Mikhail Sergeyevich Gorbachev, born 2 March 1931, is a former Soviet statesman. He was the eighth and last leader of the Soviet Union, having served as General Secretary of the Communist Party of the Soviet Union from 1985 until 1991. He was the only general secretary in the history of the Soviet Union to have been born after the October Revolution.
Gorbachev’s policies of glasnost (“openness”) and perestroika (“restructuring”) and his reorientation of Soviet strategic aims contributed to the end of the Cold War. He removed the constitutional role of the Communist Party in governing the state, and inadvertently led to the dissolution of the Soviet Union. He was awarded the Otto Hahn Peace Medal in 1989, the Nobel Peace Prize in 1990 and the Harvey Prize in 1992, as well as honorary doctorates from various universities.
The problems facing Mikhail Gorbachev.
A new expensive arms race was the product of the collapse of détente in the late 1970s. The recent deployment of the Strategic defence initiative worth 17 Billion USD that aimed to use satellites to unleash nuclear and laser-armed missiles, was a very frightening prospect for the USSR who concluded that the SDI was a ruse to launch a pre-emptive nuclear strike on the USSR. Besides that, the USSR was also suffering from ‘global over-stretch’. Afghanistan, Angola, and the Horn of Africa became dependent on USSR aid (aid that the USSR can’t afford). Technology in the East were far behind the West by the year 1975. This affected production of goods (both quality and quantity).
Gorbachev aimed to revive the stagnant Soviet economy after its years of drift and low growth during Brezhnev’s tenure in power especially in GDR. He also aimed to fight widespread Alcoholism in the Soviet Union to increase productivity of workers. Abolish old directives that aimed to produce more weapons and replace them with new directives that produced domestic goods. He also aimed to restore ‘true communism’. He also wanted more freedom for the common man whilst pulling out of Afghanistan.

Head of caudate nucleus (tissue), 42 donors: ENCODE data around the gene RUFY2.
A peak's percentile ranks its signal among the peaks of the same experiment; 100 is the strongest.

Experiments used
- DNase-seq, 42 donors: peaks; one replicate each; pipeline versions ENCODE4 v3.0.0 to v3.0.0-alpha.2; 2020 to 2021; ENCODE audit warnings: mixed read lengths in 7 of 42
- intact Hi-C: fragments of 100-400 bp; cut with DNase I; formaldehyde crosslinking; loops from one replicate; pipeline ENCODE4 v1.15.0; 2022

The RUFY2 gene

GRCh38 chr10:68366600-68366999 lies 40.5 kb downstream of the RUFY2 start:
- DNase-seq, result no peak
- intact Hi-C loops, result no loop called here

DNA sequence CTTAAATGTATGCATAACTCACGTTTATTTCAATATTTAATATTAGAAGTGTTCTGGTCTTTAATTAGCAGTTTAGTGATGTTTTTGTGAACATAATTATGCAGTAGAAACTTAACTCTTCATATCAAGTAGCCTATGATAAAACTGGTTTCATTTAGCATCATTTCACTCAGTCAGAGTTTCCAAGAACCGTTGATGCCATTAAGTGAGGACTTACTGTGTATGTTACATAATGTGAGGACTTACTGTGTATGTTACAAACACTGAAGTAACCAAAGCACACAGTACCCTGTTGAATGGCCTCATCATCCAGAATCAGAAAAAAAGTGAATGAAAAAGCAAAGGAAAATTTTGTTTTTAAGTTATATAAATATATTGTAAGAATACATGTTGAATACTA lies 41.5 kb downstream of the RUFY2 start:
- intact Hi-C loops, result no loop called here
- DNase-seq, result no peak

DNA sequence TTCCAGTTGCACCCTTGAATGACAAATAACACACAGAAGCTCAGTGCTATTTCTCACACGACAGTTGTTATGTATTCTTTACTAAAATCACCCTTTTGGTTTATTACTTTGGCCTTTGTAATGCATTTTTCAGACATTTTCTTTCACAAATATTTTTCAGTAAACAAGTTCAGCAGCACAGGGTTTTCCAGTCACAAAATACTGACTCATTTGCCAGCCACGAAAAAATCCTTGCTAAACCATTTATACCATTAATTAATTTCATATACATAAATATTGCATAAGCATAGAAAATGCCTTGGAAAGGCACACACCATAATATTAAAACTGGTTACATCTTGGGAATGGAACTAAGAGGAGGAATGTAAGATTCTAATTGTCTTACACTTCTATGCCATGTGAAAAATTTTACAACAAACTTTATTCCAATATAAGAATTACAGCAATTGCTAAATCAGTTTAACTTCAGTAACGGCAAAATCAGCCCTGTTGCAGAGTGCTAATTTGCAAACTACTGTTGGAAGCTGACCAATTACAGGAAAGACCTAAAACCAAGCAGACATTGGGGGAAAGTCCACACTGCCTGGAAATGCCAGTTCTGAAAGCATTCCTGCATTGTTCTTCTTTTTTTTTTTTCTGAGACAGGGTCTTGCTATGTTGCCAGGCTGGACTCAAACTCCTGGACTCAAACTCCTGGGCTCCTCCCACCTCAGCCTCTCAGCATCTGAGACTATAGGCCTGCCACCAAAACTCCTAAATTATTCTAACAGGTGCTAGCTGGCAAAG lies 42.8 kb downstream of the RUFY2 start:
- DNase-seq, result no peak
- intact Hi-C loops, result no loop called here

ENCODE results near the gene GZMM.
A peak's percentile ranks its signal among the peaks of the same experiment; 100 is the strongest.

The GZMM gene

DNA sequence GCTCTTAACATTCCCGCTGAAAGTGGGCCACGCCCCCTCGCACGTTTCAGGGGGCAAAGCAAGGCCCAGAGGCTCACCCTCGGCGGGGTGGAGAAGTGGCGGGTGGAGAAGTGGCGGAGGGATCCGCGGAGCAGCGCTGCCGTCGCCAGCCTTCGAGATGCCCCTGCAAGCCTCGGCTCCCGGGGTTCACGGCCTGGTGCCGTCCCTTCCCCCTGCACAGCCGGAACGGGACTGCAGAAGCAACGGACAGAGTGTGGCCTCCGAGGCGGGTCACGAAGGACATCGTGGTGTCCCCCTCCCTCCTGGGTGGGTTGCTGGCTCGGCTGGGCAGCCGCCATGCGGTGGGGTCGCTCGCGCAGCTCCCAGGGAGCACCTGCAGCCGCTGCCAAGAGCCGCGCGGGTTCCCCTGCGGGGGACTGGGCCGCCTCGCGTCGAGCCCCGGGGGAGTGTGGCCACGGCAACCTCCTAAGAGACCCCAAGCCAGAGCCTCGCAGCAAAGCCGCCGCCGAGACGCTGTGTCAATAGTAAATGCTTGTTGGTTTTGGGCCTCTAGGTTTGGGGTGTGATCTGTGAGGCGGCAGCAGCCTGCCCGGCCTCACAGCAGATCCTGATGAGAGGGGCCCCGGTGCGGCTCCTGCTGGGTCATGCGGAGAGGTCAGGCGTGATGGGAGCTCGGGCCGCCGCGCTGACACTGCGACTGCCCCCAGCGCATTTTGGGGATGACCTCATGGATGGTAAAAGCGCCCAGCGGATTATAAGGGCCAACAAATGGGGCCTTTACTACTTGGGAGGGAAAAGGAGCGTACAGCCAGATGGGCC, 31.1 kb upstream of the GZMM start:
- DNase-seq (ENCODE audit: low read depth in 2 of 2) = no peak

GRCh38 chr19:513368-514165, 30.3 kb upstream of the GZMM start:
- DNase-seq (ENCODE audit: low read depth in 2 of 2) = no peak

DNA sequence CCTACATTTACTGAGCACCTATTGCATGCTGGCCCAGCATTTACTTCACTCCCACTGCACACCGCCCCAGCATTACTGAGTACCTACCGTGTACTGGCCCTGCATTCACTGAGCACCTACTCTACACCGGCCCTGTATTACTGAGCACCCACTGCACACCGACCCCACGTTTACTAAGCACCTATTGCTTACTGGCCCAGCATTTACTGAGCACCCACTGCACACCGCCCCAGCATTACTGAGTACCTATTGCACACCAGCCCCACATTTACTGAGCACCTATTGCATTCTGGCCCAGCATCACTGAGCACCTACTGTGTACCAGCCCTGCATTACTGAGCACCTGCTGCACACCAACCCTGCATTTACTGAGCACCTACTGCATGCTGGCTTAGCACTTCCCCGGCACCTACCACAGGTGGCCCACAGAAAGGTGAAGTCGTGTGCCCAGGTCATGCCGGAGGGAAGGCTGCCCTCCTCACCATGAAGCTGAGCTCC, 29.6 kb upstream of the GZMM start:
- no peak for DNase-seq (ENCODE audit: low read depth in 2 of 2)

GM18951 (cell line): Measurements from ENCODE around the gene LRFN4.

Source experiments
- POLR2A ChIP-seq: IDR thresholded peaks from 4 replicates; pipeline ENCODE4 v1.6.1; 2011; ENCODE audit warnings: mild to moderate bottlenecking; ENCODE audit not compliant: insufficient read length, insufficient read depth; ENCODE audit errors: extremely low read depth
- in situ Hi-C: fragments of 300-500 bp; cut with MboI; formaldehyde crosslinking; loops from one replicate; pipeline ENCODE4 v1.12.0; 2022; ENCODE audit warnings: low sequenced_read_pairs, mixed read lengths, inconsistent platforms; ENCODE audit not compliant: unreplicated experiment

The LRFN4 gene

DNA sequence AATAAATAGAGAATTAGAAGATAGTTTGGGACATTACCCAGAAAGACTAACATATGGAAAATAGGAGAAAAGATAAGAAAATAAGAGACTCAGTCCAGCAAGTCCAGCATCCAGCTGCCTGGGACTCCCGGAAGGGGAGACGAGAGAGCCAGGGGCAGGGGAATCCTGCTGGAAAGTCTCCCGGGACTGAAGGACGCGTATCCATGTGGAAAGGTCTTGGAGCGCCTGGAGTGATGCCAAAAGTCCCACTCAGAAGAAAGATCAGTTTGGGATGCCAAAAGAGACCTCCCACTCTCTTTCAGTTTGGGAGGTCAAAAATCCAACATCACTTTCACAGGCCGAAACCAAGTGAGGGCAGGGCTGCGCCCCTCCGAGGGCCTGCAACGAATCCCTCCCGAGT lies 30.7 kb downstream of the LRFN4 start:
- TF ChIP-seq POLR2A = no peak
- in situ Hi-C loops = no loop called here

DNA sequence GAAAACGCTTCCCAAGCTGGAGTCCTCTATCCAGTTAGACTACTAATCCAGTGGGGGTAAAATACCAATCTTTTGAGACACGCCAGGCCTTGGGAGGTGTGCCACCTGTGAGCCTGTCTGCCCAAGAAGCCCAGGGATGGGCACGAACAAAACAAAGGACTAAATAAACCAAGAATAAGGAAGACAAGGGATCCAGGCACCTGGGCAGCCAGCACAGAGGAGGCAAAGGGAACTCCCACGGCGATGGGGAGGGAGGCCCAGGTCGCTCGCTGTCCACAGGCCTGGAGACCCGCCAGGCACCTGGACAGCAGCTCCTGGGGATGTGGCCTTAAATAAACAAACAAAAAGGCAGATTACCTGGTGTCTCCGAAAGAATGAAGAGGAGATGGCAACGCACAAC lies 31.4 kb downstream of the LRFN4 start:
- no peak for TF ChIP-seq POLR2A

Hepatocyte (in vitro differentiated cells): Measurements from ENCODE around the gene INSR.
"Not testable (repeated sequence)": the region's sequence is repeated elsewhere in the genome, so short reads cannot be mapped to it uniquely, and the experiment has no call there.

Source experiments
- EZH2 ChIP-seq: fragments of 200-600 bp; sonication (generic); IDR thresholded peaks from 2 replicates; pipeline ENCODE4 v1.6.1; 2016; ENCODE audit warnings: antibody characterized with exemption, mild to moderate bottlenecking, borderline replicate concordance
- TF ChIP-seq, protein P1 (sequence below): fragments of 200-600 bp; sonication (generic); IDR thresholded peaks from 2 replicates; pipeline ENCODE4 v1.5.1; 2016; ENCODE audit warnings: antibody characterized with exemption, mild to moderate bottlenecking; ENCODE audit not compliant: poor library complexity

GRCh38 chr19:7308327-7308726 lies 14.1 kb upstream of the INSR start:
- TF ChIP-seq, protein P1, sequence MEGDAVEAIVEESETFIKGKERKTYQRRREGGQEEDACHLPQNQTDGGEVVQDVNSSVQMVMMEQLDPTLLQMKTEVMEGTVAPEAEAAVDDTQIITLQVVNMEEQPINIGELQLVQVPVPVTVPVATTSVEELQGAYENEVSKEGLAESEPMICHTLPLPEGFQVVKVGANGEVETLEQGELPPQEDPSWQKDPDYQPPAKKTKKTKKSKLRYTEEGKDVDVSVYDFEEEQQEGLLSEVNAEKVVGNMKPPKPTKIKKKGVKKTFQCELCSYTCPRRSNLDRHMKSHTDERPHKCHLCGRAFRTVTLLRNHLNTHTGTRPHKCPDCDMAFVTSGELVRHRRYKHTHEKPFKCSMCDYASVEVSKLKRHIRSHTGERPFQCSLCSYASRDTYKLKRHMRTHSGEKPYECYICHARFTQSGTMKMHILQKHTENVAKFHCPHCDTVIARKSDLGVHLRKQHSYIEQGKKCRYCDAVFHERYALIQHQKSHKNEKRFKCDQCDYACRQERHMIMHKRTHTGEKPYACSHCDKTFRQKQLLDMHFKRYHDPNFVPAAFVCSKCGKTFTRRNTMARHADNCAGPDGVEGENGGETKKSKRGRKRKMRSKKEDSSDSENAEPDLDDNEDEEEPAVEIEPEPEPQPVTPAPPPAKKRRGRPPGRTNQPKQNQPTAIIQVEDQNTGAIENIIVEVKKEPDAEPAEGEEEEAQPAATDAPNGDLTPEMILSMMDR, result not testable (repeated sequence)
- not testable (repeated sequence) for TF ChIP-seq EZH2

Anti Alcohol campaign – During 1985-1987 Gorbachev carried out an anti-alcohol campaign with partial prohibition, colloquially known as the “dry law”. Prices of vodka, wine and beer were raised, and their sales were restricted in amount and time of day. People who were caught drunk at work or in public were prosecuted.
However, economically it was a serious blow to the state budget (a loss of approximately 100 billion rubles to the exchequer according to Alexander Yakovlev) after alcohol production migrated to the black market economy.
Uskoreniye – Uskoreniye (acceleration) was a slogan and a policy announced by Gorbachev on 20 April 1985 at a Soviet Party Plenum, aimed at the acceleration of social and economic development of the Soviet Union. It was the first slogan of a set of reforms that also included perestroika (restructuring), glasnost (transparency), and democratisation.
Perestroika – was a political movement for reformation within the Communist Party of the Soviet Union during the 1980s and involved restructuring the economy.
Glasnost – Soviet policy of open discussion of political and social issues. It was instituted by Mikhail Gorbachev in the late 1980s and began the democratization of the Soviet Union as well as the relaxing of censorship.